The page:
Al Baydha is an area in western Saudi Arabia, about 20 miles south of Mecca. It comprises nine villages inside of roughly 700 kilometers, and its inhabitants are Beduin tribes, who in centennial nomadic tradition, used to move across the land with the rainfall. This, and other traditional land management methods used in the Arabian Peninsula, allowed the land to stay green for pasture; essential for the animals which are the basis for Beduin economy. But in the 1950s, those traditional systems were abolished.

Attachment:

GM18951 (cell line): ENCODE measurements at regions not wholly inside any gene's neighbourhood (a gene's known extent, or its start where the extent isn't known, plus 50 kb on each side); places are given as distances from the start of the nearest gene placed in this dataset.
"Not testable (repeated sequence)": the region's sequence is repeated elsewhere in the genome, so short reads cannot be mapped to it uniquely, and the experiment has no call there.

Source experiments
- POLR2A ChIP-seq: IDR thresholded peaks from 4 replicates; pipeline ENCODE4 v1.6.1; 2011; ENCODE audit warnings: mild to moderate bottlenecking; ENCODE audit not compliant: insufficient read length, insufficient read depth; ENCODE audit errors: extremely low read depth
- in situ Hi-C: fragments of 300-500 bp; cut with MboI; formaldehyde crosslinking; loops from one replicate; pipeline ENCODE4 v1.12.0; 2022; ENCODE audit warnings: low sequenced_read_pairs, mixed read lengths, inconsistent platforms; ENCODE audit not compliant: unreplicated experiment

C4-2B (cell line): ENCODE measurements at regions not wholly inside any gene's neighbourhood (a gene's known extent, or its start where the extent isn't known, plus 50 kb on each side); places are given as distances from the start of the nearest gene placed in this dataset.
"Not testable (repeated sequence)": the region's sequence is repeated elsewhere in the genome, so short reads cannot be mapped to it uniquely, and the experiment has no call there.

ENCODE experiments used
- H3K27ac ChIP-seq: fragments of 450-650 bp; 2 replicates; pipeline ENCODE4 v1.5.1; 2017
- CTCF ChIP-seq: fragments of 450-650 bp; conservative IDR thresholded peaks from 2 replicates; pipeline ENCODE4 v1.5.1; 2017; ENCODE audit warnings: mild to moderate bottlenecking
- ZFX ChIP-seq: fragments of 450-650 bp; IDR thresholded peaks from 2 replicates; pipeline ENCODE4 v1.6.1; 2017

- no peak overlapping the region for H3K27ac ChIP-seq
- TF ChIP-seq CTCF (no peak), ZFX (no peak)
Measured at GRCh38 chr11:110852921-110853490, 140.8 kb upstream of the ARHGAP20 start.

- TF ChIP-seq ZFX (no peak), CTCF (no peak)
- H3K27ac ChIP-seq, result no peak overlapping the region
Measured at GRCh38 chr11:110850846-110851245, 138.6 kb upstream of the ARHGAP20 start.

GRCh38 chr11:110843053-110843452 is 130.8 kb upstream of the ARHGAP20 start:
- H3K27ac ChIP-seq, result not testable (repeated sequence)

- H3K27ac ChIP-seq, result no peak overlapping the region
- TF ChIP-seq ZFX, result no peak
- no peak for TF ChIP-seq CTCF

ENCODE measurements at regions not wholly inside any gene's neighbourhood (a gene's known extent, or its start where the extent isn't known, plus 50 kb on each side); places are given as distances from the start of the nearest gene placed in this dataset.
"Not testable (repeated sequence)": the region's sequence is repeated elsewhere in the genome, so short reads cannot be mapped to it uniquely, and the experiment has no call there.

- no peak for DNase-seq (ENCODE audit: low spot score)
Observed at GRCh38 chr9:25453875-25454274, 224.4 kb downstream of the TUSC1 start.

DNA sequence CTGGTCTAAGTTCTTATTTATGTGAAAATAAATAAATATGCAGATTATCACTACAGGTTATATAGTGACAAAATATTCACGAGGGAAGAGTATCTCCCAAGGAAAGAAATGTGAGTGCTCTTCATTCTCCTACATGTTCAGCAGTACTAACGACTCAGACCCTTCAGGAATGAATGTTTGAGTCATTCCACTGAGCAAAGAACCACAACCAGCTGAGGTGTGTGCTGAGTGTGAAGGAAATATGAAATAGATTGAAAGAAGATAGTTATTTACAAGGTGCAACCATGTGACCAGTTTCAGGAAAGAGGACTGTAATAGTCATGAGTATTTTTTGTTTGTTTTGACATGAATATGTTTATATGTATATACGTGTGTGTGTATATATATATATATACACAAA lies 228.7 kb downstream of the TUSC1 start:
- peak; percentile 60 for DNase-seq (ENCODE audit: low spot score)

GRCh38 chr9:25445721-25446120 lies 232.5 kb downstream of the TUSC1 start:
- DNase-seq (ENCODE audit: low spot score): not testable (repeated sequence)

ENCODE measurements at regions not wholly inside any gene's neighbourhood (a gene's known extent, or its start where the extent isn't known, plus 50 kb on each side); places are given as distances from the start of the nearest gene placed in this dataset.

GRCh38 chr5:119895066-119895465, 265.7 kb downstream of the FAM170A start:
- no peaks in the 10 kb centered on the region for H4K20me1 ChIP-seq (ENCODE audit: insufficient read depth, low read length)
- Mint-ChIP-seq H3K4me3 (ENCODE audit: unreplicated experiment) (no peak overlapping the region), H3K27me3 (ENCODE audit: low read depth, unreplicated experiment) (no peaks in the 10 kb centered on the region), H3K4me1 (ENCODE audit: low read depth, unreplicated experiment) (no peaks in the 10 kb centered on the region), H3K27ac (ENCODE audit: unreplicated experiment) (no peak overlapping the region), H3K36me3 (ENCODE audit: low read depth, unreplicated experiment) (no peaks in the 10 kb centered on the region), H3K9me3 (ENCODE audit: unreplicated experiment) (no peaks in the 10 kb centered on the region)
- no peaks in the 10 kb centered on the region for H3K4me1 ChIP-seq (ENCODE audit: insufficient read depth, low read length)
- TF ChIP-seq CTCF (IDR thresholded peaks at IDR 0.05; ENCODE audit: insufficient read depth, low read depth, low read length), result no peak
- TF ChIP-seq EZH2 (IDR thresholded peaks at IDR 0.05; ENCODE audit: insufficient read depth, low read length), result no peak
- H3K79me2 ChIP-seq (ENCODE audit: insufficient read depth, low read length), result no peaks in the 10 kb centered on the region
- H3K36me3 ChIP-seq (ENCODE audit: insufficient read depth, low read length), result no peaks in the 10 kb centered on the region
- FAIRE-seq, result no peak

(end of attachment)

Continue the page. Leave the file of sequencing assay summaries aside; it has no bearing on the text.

The Beduin were obliged by law to settle in one area, a change that caused overgrazing and the gradual disappearance of native pasture. The community was obliged to buy barley and hay for feed. To meet expenses, they chopped trees down for sale as charcoal. Soon, the once-fertile land was nothing but rocky desert. Wells had to be dug further down to reach water, as the scant seasonal rains, with nothing to contain the water on the land, made flash floods that rolled away to the Dead Sea instead of seeping into the soil to replenish reserves.